Theoretical assimilation question- bettas

Youtube has been recommending me videos of bettas in community tanks lately. I've never seen this addressed, either, so I thought I would post and see if anyone has any thought and/or experience.

Say I want a community of ... 'orange' fish. I get my tank all set up and cycled and I buy a school of small orange fish-- ones that don't get too big... maybe guppies or ember tetras or rio flame tetras and get them all happy in my tank. A little while later, I then go and get an orange betta that is about the same size/slightly smaller, probably meaning it is a younger fish. I add it into the tank as well. Since the betta and the schooling fish are the same size and color, right now, the betta wouldn't eat the schooling fish at this point (or would it?) As the betta grows, would the betta grow up thinking that it is one of the schooling fish and not realize later it could eat them (provided it could catch them?) Or, at a certain point, would nature take over and there would be a breakpoint where the betta would think these look like food? Would it be like the ugly duckling story and the betta think he is a school fish?

I realize there are a lot of variables and assumptions-- the ones I first thought of is that this would more likely work if the betta was a female rather than a male, and probably a short-finned variety so s/he can swim with the school (or at least try to). If all the fish ate the same food, would that help the betta think s/he is part of the school? I also know that some bettas can change color over time, so orange betta may turn out to be something else.

I've read accounts where people have peaceful community tanks with bettas and also accounts that are not so peaceful, but none that address similiaries or assimilations. Anyone have other thoughts or experiences?
 
Solution
I don't know if color would matter - how would the betta know what color it is? Then again, a neon tetra would likely refuse to school with ember tetras, even though they're the same size/shape. You raise a lot of interesting questions about a fish's sense of self. Good food for thought!

When thinking about this earlier today, I thought that a similar color would be something that would create a sense of a group (also like the same food, schooling, same tank, etc). The betta may not know what color he is, but he'd look around and see a bunch of 'orange' fish around him. (Maybe he would catch a glimpse of his fins or tail?) Likewise, the other orange fish would notice that there is a slightly weirdly shaped fish in the group...
I've admittedly only had one betta before, but here's my two (uneducated) cents:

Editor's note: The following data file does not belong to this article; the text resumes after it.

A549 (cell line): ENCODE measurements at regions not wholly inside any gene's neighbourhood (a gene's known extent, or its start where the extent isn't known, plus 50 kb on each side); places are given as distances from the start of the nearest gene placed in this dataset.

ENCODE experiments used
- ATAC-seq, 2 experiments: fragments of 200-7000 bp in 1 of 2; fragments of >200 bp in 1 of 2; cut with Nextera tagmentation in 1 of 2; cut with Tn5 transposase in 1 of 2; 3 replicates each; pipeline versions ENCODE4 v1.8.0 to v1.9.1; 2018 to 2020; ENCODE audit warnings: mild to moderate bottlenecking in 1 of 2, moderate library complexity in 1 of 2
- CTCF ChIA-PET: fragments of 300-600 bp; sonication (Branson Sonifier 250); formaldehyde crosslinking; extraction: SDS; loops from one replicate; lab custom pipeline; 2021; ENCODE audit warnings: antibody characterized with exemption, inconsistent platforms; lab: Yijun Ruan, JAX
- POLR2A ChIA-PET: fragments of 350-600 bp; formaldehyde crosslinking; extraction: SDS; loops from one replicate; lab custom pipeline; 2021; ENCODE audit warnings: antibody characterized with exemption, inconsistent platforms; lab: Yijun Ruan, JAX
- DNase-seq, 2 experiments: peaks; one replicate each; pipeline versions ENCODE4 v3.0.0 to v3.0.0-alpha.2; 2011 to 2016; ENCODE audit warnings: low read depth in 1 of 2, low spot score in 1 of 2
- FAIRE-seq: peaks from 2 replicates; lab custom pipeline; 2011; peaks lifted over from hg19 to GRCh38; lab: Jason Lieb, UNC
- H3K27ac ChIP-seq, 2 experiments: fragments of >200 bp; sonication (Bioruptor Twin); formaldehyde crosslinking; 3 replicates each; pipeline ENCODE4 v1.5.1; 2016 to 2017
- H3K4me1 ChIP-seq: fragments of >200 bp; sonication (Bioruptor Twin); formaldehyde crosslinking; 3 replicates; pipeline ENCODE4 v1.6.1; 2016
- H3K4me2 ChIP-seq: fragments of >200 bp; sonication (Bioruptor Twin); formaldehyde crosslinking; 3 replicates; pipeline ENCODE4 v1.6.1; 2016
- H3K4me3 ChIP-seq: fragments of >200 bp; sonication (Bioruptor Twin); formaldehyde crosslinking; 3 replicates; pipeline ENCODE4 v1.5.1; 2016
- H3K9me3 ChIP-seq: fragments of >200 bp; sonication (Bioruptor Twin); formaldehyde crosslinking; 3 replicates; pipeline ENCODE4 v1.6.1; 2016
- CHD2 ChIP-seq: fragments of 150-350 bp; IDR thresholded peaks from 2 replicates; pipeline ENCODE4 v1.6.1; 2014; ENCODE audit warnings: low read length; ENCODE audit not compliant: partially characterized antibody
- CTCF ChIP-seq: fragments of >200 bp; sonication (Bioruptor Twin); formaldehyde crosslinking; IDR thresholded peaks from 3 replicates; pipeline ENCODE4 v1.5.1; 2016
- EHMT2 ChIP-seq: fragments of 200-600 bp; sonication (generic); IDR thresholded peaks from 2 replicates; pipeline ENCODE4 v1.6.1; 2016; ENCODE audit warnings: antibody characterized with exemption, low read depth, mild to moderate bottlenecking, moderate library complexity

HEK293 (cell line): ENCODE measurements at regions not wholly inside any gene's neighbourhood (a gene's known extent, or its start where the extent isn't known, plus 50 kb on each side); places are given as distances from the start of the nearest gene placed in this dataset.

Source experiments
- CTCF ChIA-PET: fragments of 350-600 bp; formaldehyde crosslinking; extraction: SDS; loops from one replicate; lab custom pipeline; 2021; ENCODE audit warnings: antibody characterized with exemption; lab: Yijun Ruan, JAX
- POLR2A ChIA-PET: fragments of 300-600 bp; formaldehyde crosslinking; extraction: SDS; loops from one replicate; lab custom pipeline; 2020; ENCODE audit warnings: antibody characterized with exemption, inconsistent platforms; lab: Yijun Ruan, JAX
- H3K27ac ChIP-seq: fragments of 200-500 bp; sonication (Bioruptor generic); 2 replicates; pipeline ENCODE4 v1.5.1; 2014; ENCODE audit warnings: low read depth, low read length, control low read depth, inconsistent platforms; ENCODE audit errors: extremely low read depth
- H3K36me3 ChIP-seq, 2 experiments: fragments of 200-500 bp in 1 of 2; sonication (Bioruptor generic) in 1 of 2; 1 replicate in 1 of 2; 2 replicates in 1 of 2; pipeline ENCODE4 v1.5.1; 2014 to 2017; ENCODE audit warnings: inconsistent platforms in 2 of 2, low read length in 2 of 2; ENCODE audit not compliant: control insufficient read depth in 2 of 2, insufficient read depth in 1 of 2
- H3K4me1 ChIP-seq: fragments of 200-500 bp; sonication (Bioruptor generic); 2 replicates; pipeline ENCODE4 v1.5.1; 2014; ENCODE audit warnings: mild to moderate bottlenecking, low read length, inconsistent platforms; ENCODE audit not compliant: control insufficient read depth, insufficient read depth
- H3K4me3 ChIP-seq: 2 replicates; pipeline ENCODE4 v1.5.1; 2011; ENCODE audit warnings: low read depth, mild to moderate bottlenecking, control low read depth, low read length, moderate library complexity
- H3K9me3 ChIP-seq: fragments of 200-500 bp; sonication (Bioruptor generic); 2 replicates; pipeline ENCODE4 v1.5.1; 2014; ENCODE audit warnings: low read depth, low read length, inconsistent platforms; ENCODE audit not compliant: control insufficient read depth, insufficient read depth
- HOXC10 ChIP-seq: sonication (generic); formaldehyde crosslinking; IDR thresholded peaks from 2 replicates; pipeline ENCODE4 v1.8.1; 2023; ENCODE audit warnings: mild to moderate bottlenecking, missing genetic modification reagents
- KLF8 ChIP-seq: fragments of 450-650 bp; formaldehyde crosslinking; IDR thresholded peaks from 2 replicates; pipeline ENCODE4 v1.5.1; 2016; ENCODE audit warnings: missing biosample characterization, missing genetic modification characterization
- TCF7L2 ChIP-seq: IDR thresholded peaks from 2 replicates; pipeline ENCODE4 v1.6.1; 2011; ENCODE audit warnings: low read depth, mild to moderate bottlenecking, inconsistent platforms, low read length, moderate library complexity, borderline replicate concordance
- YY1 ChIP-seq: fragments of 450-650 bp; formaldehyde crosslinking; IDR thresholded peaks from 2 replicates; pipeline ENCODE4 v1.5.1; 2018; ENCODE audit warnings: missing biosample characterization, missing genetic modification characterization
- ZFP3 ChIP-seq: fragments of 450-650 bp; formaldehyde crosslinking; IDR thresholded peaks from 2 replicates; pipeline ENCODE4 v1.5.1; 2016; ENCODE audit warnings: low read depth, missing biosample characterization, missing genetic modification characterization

I don't know if color would matter - how would the betta know what color it is? Then again, a neon tetra would likely refuse to school with ember tetras, even though they're the same size/shape. You raise a lot of interesting questions about a fish's sense of self. Good food for thought!

That being said, I put my vote in for instinct taking over at some point. You'll still be sort of at the mercy of that fish's genetics/inborn temperament. The betta will be less likely to attack the tetras because it will view them as part of the environment, not competition, but only because they're too big to eat. If you raised a betta from fry with a group of celestial pearl danios (21mm max), I'd bet that they'd still get eaten upon adulthood. I don't think the betta would ever really school because that's an instinctual behavior, not learned.

Overall, I think it's a good plan; maybe 2-3 times* more likely to be successful than buying an adult betta and hoping for the best, but not a guaranteed peaceful tank.

(*P.S.: These numbers are a complete guesstimate, take them with a grain of salt)
 
Great questions!! Short answer would be that it all depends on the personality of the Betta. Long answer...

Are Females Less Aggressive?
Bettas are extraordinarily intelligent. If you ever see them hanging out with a school of fish it doesn't mean they think she/he is a Tetra, for instance, it only means they feel comfortable in their community setting. Secondly, there is kind of a "myth" that female Bettas are more peaceful and, therefore, make better tankmates. THAT IS NOT TRUE. I've had males living together peacefully and a female who killed everyone in her path. It all depends on their individual personalities, and the characteristics of the parents (which is impossible to know unless she/he is a show quality with records). Some are extremely territorial and will do everything in their power to tear the fins and scales of anyone who gets on her way, whereas some like to hang out with their shrimp or loach or cory buddies without a care in the world! It depends solely on their parents and how they were raised, so don't feel pressured to get a male because females are underrated, or to get a female because "males don't do well in a community"!

Should I Get A Young Betta?
Although age doesn't matter as much as temperament, it can be a factor to know whether a Betta will get along with other fish. I would definitely go this route.

Will The Betta Eat My Other Fish?
Again, it all depends on the temperament. Bettas know that Von Rio is way to big to fit in their mouth so they won't try to eat them, but some Bettas are, frankly, big fat bullies who like to nip at someone's fins to show dominance, even if that fish isn't really a competitor. So no, no matter what age she/he is, they won't eat their tankmates.

Will A Plakat Get Along Better?
Not necessarily, it depends on what fish you employ to be his/her tankmate. As many of us know, long fins on a Betta deprives them of proper swimming and eating. Some Bettas will get what I call "chronic fin biting" which is when they tear their own fins in order to swim properly. Sometimes it's a cruel practice that results in depressed, starving, disabled Bettas, other times the fish is perfectly fine! Plakats do swim much better and some of them like to school with other fish, but as mentioned before, it all depends on their personality. It might be a good idea to get a Plakat so she can swim with her tankmates, but, then again, it might be a better idea to get one with long fins so she can't chase and bully the other fish as much. It depends!

Do Bettas Change Colors?
Bettas aren't like Goldfish in that they just randomly change their color whenever they want. When you see an orange Betta, she's bound to stay orange UNLESS she has the marble gene hidden somewhere. The marble gene makes it so that they change to a dark blue as they age - it's usually seen in Koi Bettas. The only other way she can change colors is if she was stressed or sick at the store and wasn't displaying her "true colors" so to speak.

That was my long answer, if you couldn't tell. Feel free to ask more questions, I've been in the Betta hobby for over 9 years so I know quite a bit about them! Anyhow, I hope this helps you throughout your fishy journey! Good luck